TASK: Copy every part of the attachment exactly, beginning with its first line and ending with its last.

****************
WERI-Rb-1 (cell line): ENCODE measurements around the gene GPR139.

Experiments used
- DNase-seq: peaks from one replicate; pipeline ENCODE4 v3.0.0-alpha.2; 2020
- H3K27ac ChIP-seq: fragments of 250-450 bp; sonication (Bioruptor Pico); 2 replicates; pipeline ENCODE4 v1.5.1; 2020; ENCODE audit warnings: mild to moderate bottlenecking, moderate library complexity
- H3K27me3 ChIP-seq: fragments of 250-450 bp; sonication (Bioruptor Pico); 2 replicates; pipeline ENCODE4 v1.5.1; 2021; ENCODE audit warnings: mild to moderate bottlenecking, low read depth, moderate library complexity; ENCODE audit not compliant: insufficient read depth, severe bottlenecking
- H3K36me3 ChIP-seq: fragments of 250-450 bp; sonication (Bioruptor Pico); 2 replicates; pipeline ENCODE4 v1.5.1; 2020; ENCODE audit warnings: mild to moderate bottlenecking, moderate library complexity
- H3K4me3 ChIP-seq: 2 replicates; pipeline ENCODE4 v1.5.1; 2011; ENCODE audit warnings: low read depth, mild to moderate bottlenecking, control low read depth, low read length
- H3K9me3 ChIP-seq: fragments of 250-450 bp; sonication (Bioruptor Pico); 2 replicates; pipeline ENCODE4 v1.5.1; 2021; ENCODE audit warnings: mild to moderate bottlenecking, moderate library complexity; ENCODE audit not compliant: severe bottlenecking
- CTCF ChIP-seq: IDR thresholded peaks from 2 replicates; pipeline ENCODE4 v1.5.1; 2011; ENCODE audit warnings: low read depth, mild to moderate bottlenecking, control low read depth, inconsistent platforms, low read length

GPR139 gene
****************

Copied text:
WERI-Rb-1 (cell line): ENCODE measurements around the gene GPR139.

Experiments used
- DNase-seq: peaks from one replicate; pipeline ENCODE4 v3.0.0-alpha.2; 2020
- H3K27ac ChIP-seq: fragments of 250-450 bp; sonication (Bioruptor Pico); 2 replicates; pipeline ENCODE4 v1.5.1; 2020; ENCODE audit warnings: mild to moderate bottlenecking, moderate library complexity
- H3K27me3 ChIP-seq: fragments of 250-450 bp; sonication (Bioruptor Pico); 2 replicates; pipeline ENCODE4 v1.5.1; 2021; ENCODE audit warnings: mild to moderate bottlenecking, low read depth, moderate library complexity; ENCODE audit not compliant: insufficient read depth, severe bottlenecking
- H3K36me3 ChIP-seq: fragments of 250-450 bp; sonication (Bioruptor Pico); 2 replicates; pipeline ENCODE4 v1.5.1; 2020; ENCODE audit warnings: mild to moderate bottlenecking, moderate library complexity
- H3K4me3 ChIP-seq: 2 replicates; pipeline ENCODE4 v1.5.1; 2011; ENCODE audit warnings: low read depth, mild to moderate bottlenecking, control low read depth, low read length
- H3K9me3 ChIP-seq: fragments of 250-450 bp; sonication (Bioruptor Pico); 2 replicates; pipeline ENCODE4 v1.5.1; 2021; ENCODE audit warnings: mild to moderate bottlenecking, moderate library complexity; ENCODE audit not compliant: severe bottlenecking
- CTCF ChIP-seq: IDR thresholded peaks from 2 replicates; pipeline ENCODE4 v1.5.1; 2011; ENCODE audit warnings: low read depth, mild to moderate bottlenecking, control low read depth, inconsistent platforms, low read length

GPR139 gene